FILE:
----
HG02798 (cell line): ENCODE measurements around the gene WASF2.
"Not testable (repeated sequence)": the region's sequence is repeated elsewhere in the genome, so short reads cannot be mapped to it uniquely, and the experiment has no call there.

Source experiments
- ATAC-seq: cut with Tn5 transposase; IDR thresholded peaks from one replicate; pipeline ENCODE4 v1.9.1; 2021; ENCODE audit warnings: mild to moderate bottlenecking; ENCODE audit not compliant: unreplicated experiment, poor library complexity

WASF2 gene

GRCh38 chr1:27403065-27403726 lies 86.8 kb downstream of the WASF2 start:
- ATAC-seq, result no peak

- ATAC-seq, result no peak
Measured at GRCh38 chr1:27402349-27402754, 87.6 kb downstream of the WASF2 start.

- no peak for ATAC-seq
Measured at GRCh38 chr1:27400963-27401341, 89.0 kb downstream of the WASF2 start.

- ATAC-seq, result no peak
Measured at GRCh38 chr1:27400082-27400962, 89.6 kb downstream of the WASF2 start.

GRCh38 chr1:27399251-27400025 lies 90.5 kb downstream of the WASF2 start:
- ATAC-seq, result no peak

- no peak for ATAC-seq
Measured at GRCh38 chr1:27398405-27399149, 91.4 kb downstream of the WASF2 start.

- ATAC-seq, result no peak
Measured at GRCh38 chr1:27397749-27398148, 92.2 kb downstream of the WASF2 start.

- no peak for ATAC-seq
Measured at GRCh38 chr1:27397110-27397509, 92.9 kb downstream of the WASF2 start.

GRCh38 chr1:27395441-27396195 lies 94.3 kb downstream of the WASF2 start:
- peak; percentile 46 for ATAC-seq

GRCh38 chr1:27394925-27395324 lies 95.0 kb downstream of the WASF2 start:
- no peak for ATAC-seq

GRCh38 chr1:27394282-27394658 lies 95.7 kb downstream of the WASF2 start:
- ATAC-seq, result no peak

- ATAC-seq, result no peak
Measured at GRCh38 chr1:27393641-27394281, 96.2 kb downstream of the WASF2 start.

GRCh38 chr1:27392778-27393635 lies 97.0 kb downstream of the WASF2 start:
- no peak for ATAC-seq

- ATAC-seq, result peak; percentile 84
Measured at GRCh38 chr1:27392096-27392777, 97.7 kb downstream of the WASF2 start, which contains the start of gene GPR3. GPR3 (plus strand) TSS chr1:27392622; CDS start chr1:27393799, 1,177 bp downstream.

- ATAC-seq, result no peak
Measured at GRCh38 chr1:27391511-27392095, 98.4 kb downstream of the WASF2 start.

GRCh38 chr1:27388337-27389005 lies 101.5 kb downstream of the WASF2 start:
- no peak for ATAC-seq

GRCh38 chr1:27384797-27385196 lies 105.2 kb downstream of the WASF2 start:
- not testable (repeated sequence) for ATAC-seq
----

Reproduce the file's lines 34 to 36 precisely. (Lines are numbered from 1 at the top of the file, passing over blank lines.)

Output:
- ATAC-seq, result no peak
Measured at GRCh38 chr1:27391511-27392095, 98.4 kb downstream of the WASF2 start.

GRCh38 chr1:27388337-27389005 lies 101.5 kb downstream of the WASF2 start: